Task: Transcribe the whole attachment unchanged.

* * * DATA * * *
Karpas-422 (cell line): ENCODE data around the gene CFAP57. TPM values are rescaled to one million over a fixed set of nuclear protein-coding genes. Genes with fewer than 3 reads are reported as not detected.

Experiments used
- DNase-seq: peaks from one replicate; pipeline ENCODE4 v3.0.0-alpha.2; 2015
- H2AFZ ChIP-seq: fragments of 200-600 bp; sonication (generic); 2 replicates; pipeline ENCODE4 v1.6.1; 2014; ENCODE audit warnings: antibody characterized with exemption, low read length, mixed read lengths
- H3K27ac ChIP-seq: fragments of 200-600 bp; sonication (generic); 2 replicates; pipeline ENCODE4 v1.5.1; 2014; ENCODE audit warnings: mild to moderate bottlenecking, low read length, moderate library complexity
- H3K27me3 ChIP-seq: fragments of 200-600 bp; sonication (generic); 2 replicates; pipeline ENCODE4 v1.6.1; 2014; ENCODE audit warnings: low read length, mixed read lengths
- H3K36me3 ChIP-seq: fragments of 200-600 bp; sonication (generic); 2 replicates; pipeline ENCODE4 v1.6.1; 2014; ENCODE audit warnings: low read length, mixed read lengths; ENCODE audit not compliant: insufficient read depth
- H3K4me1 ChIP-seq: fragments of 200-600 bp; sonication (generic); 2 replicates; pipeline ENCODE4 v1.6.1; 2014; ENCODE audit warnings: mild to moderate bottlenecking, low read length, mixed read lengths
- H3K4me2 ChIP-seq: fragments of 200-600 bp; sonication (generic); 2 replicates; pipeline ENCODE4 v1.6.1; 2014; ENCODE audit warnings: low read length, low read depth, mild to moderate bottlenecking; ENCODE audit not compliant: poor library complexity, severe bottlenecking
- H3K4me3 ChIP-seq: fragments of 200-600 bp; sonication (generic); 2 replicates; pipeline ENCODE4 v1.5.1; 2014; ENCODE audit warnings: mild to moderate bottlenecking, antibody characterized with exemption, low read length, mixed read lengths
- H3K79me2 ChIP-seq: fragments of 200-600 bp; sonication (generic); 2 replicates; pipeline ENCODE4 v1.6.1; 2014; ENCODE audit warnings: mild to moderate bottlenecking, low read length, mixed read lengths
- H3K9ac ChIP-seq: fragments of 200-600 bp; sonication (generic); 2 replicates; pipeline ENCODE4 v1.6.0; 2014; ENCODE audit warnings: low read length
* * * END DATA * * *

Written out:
Karpas-422 (cell line): ENCODE data around the gene CFAP57. TPM values are rescaled to one million over a fixed set of nuclear protein-coding genes. Genes with fewer than 3 reads are reported as not detected.

Experiments used
- DNase-seq: peaks from one replicate; pipeline ENCODE4 v3.0.0-alpha.2; 2015
- H2AFZ ChIP-seq: fragments of 200-600 bp; sonication (generic); 2 replicates; pipeline ENCODE4 v1.6.1; 2014; ENCODE audit warnings: antibody characterized with exemption, low read length, mixed read lengths
- H3K27ac ChIP-seq: fragments of 200-600 bp; sonication (generic); 2 replicates; pipeline ENCODE4 v1.5.1; 2014; ENCODE audit warnings: mild to moderate bottlenecking, low read length, moderate library complexity
- H3K27me3 ChIP-seq: fragments of 200-600 bp; sonication (generic); 2 replicates; pipeline ENCODE4 v1.6.1; 2014; ENCODE audit warnings: low read length, mixed read lengths
- H3K36me3 ChIP-seq: fragments of 200-600 bp; sonication (generic); 2 replicates; pipeline ENCODE4 v1.6.1; 2014; ENCODE audit warnings: low read length, mixed read lengths; ENCODE audit not compliant: insufficient read depth
- H3K4me1 ChIP-seq: fragments of 200-600 bp; sonication (generic); 2 replicates; pipeline ENCODE4 v1.6.1; 2014; ENCODE audit warnings: mild to moderate bottlenecking, low read length, mixed read lengths
- H3K4me2 ChIP-seq: fragments of 200-600 bp; sonication (generic); 2 replicates; pipeline ENCODE4 v1.6.1; 2014; ENCODE audit warnings: low read length, low read depth, mild to moderate bottlenecking; ENCODE audit not compliant: poor library complexity, severe bottlenecking
- H3K4me3 ChIP-seq: fragments of 200-600 bp; sonication (generic); 2 replicates; pipeline ENCODE4 v1.5.1; 2014; ENCODE audit warnings: mild to moderate bottlenecking, antibody characterized with exemption, low read length, mixed read lengths
- H3K79me2 ChIP-seq: fragments of 200-600 bp; sonication (generic); 2 replicates; pipeline ENCODE4 v1.6.1; 2014; ENCODE audit warnings: mild to moderate bottlenecking, low read length, mixed read lengths
- H3K9ac ChIP-seq: fragments of 200-600 bp; sonication (generic); 2 replicates; pipeline ENCODE4 v1.6.0; 2014; ENCODE audit warnings: low read length